Jack Nicklaus: “I’m probably not the most objective person to determine how good I was. I’ll let somebody else or some group determine that. I always felt like there was only one person I could control, and that was me. People always asked who was my toughest competitor, and I always said it was me. That’s because I could never control anybody else. All I could do was prepare myself the best I could and try to use that to the best of my ability when I played. I never minded getting beat if I had prepared properly. If I prepared, did what I thought was my best and somebody played better, fair enough. Shake the man’s hand and say ‘well done.’
Not everybody judges me as the greatest golfer who has ever played. Some would say it was Tiger (Woods), others might say it was (Ben) Hogan, others would say it was (Bobby) Jones. That’s OK. All I know is I tried to do everything within my ability to perform my best—and I think I could probably have been better.
But I also helped raise a family, had five kids and 22 grandkids. I’ve had successful business projects, I’ve enjoyed the company of a lot of friends, and there have been a lot of other things that I have enjoyed. Golf was a part of my life, but it wasn’t my whole life. And that, to me, was what was important.”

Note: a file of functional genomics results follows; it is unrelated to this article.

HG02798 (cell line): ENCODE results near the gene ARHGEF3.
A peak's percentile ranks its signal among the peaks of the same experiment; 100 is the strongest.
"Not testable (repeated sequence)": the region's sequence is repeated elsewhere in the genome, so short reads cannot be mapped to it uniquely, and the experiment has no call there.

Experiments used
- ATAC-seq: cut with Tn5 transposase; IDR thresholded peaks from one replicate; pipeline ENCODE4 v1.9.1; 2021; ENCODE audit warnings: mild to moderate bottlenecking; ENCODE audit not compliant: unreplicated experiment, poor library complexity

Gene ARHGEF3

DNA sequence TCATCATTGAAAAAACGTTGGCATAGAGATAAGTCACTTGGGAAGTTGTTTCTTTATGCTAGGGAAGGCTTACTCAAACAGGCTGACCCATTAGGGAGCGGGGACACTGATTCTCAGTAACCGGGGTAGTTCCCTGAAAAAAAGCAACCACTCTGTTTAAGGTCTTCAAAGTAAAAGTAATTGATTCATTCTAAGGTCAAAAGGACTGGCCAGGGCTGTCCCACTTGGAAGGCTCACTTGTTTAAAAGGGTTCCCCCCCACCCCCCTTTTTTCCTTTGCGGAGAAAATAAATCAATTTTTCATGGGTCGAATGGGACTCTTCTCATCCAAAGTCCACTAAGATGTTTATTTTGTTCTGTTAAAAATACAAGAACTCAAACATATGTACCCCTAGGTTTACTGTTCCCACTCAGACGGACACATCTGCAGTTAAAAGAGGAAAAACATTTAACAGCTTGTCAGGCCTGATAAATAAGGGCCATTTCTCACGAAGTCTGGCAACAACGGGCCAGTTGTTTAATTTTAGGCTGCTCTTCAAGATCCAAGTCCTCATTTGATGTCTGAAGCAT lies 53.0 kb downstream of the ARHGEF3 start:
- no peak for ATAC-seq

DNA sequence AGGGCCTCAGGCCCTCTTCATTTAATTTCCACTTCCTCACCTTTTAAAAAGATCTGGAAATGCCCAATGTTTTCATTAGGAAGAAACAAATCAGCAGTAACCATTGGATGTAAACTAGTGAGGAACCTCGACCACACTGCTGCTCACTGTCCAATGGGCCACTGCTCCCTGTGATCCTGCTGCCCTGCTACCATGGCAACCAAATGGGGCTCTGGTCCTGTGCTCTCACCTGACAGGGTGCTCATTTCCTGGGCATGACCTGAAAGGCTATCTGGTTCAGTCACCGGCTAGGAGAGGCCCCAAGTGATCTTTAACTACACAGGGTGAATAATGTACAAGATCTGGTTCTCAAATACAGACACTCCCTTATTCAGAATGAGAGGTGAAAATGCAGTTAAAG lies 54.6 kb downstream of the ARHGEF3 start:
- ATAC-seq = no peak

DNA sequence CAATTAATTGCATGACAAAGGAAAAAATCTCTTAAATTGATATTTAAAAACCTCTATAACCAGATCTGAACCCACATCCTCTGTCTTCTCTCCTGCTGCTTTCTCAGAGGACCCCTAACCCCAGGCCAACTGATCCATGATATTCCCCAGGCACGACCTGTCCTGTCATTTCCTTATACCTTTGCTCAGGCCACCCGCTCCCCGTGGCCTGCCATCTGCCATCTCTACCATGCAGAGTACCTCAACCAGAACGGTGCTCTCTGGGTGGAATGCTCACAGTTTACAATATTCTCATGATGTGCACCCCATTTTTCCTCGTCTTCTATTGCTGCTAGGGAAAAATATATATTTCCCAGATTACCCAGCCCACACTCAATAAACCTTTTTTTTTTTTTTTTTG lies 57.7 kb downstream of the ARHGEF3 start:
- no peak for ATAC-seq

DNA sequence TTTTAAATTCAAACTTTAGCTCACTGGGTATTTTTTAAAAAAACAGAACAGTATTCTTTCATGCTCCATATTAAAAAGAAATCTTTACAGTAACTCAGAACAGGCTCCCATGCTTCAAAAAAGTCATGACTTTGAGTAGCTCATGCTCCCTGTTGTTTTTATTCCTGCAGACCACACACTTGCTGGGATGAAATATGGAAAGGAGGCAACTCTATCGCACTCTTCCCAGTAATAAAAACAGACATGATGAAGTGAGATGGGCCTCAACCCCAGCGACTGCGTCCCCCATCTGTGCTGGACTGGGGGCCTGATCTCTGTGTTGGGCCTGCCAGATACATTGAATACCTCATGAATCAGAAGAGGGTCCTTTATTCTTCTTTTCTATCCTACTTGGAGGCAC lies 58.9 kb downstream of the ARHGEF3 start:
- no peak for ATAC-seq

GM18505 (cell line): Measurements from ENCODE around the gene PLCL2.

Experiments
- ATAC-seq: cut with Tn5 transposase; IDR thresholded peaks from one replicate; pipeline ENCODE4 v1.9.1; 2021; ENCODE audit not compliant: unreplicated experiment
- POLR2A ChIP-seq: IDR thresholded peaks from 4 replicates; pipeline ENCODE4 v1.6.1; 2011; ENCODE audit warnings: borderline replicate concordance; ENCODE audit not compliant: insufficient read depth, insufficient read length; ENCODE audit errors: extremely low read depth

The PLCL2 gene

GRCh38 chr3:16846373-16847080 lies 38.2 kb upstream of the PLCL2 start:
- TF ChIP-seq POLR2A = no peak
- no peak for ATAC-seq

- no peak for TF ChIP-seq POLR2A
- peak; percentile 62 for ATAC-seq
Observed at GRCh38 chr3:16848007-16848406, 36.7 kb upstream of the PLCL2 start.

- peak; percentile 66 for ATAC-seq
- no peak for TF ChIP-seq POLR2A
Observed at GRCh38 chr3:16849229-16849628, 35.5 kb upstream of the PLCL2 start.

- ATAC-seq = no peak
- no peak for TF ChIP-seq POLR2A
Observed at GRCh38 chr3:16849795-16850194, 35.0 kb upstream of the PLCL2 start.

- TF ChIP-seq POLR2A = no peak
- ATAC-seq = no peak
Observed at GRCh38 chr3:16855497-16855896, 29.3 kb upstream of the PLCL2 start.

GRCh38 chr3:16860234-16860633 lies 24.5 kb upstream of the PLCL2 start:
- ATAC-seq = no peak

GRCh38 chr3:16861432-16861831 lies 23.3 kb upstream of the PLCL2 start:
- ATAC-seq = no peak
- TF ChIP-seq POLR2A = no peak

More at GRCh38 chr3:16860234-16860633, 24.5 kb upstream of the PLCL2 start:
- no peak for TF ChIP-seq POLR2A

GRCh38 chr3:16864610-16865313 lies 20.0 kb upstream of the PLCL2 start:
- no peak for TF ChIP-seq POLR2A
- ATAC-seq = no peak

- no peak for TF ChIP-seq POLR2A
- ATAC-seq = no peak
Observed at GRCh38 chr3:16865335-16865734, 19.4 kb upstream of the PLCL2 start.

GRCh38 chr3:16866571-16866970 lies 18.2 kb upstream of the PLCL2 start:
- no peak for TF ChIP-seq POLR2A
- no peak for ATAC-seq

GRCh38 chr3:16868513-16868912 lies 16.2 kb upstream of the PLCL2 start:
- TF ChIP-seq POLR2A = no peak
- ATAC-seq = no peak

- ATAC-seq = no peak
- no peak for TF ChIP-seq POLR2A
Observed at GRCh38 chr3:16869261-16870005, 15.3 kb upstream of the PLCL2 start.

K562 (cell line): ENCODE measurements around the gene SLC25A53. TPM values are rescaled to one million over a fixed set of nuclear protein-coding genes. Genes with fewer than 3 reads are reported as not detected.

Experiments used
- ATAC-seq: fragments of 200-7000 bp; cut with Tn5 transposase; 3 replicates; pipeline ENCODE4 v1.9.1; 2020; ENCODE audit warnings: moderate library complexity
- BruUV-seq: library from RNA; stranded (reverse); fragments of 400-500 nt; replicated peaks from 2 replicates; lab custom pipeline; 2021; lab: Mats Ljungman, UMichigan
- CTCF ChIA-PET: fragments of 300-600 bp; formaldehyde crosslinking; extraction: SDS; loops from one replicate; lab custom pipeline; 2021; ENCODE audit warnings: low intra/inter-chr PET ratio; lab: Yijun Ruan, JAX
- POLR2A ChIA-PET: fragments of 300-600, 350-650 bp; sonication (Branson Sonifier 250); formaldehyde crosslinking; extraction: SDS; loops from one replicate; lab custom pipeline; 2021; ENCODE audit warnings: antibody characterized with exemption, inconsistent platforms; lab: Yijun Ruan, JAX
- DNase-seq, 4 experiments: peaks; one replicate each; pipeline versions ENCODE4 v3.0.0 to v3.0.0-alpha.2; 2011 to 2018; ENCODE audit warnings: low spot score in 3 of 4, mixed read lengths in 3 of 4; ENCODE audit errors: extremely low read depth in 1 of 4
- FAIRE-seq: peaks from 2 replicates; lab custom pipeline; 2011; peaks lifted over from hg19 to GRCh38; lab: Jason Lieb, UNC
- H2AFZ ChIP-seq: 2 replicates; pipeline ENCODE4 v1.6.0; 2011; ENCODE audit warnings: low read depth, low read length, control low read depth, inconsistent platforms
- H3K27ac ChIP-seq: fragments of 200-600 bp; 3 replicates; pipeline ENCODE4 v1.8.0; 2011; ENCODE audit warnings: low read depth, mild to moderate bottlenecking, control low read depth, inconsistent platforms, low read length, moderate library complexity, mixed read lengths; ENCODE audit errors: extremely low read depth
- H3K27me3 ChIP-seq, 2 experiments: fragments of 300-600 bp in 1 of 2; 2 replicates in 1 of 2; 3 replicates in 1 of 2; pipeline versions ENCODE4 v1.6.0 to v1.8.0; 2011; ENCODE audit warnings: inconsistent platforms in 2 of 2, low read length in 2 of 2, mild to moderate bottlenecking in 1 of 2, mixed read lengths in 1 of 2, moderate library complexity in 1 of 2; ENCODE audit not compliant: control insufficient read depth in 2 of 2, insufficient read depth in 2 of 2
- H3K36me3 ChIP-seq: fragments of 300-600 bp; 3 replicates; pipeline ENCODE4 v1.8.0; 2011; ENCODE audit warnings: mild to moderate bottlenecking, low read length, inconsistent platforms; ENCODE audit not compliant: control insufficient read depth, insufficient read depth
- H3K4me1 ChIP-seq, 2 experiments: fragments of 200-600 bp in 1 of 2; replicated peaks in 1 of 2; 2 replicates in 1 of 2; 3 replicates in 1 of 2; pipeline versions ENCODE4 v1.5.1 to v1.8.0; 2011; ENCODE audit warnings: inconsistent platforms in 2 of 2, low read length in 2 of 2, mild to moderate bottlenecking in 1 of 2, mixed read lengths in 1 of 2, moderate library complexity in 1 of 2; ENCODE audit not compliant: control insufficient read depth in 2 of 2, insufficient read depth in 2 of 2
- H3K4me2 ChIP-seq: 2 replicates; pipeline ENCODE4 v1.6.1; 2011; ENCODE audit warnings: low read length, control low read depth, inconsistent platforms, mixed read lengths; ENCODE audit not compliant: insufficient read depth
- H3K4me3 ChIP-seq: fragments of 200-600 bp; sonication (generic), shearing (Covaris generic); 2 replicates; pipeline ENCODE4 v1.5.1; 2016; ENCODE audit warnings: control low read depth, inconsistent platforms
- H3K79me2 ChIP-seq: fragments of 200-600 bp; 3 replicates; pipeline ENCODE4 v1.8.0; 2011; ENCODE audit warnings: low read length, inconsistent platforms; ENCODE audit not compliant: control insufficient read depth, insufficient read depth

Another quote from the interview: “I’m proud of the fact that God gave me the talent to play my sport well and use my sport for better things.”
I never minded getting beat if I had prepared properly. If I prepared, did what I thought was my best and somebody played better, fair enough. Shake the man’s hand and say ‘well done.’
I think there are lessons for all of us in this brief portion of the interview. As Jack said, his preparation was the key to his success and he only had control over himself. How true is that as it relates to our sport? The one key trait that the superstar professionals seem to have in common is preparation. Professional athletes just don’t show up on game day and expect to win. They practice and prepare constantly. They study films and practice with the team, and the great ones practice even after the others have left the building. This is why they succeed.
Do you prepare for the ring? How often do you work with your dogs? Or do you just show up at the ring and think that you have the best dog and you should win? Are you your toughest competitor? When you lose, do you shake the winner’s hand and say congratulations?
Are you so absorbed in the game that it has become your whole life and it consumes you? Or do you have a balance in your life, filled with family, friends, and other interests? Successful people put in the work and the effort, but they also know the importance of balance in life.
Remember, even the “greats” do not win them all. The difference is that they are always well-prepared and put in the work on those things that are in their control. So, the next time you are in the ring, you need to remember that you can only do your best. And if the judge points to someone else, you need to congratulate the winner and go back and continue to work to improve so that, the next time out, it will hopefully be your hard work that pays off in the win column. You not only have to have talent, you also have to work hard to bring out the best of that talent.
Remember to become a GOAT.